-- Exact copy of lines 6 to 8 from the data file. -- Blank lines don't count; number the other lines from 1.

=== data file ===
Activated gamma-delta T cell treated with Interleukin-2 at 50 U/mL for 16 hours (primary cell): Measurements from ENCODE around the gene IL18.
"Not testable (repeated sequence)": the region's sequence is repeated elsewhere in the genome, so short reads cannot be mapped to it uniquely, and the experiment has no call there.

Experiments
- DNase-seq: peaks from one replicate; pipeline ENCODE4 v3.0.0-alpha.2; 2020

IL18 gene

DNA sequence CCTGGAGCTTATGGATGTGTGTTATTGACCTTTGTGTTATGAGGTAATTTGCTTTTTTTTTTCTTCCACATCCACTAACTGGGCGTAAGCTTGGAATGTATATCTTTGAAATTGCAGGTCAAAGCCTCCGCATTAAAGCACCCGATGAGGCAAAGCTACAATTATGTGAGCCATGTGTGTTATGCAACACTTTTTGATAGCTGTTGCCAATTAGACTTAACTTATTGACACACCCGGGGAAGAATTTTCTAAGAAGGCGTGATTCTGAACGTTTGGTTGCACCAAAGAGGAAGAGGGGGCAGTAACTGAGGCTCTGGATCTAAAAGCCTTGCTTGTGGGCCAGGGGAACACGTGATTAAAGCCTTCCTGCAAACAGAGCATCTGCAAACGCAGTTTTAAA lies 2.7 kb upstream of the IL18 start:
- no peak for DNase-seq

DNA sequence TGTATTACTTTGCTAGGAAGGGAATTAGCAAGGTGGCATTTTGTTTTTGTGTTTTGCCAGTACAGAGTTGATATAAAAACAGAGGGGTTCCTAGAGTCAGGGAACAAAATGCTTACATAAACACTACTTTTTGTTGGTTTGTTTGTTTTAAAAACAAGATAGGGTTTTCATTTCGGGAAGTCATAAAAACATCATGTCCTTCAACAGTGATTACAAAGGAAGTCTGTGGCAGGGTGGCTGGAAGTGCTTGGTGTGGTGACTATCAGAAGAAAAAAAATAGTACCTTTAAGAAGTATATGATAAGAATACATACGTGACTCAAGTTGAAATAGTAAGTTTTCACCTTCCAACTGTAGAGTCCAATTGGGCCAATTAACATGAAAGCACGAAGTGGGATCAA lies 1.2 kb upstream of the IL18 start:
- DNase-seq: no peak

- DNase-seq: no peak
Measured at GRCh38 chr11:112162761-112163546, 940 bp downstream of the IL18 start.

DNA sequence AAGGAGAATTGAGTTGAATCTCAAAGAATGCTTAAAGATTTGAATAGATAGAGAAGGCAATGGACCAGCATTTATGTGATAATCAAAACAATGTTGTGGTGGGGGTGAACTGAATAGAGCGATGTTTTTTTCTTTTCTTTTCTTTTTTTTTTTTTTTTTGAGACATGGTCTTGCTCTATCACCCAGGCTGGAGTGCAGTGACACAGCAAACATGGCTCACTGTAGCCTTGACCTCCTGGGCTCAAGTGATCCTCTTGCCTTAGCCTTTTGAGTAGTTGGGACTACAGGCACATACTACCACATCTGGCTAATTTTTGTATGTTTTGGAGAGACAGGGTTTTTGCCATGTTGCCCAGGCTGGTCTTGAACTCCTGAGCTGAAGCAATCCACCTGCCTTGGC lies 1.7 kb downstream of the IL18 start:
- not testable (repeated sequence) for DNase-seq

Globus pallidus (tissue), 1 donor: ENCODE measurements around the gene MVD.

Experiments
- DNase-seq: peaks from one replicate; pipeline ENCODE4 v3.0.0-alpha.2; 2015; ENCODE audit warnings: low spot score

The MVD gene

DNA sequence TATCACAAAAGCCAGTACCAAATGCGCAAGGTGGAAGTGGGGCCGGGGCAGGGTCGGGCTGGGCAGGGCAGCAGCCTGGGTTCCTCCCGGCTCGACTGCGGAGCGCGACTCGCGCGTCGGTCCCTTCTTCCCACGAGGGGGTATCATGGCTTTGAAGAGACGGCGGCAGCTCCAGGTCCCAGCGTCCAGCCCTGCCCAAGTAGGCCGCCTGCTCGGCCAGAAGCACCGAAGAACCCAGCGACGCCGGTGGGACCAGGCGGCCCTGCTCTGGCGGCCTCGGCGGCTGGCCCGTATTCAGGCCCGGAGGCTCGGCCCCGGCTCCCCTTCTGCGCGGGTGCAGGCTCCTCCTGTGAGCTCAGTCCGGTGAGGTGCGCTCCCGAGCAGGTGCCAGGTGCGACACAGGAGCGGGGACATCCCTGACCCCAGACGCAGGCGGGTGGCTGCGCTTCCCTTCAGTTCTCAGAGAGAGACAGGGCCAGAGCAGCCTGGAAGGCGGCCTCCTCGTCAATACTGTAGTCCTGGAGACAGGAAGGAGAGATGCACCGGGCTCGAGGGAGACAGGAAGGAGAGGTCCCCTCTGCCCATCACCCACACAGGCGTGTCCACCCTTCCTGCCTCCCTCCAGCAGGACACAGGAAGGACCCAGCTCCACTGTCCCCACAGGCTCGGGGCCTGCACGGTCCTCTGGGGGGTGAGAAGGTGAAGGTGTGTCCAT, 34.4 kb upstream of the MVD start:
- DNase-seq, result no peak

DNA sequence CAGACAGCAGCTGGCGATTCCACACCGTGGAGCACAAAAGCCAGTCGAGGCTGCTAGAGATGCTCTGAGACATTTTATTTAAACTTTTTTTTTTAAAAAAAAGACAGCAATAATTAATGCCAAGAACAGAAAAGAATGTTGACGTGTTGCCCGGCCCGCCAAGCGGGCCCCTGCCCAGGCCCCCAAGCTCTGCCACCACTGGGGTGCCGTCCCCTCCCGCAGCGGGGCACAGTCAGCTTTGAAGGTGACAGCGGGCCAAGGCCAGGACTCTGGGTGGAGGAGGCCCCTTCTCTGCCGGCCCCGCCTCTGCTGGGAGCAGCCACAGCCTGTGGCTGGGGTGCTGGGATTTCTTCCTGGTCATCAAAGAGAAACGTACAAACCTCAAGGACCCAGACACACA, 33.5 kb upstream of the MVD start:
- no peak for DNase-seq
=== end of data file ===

DNA sequence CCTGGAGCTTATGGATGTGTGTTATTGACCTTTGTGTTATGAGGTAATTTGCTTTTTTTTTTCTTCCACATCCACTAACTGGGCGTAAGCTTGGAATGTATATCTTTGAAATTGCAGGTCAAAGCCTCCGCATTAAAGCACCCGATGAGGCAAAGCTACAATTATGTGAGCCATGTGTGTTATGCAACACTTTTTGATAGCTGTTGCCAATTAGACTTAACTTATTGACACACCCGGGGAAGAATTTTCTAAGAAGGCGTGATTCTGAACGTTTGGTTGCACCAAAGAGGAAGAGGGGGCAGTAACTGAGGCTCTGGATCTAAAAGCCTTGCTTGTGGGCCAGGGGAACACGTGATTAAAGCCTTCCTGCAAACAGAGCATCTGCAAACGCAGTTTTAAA lies 2.7 kb upstream of the IL18 start:
- no peak for DNase-seq

DNA sequence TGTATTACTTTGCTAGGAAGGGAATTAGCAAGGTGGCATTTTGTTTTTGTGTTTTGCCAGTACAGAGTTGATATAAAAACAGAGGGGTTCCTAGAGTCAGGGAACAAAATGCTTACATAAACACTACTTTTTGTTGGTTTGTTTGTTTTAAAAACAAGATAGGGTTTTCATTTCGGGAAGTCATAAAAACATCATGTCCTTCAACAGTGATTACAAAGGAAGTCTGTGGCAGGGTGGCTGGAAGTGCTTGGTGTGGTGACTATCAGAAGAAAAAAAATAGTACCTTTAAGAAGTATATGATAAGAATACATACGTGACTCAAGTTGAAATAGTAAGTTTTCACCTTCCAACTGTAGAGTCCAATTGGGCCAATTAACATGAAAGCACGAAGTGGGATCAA lies 1.2 kb upstream of the IL18 start: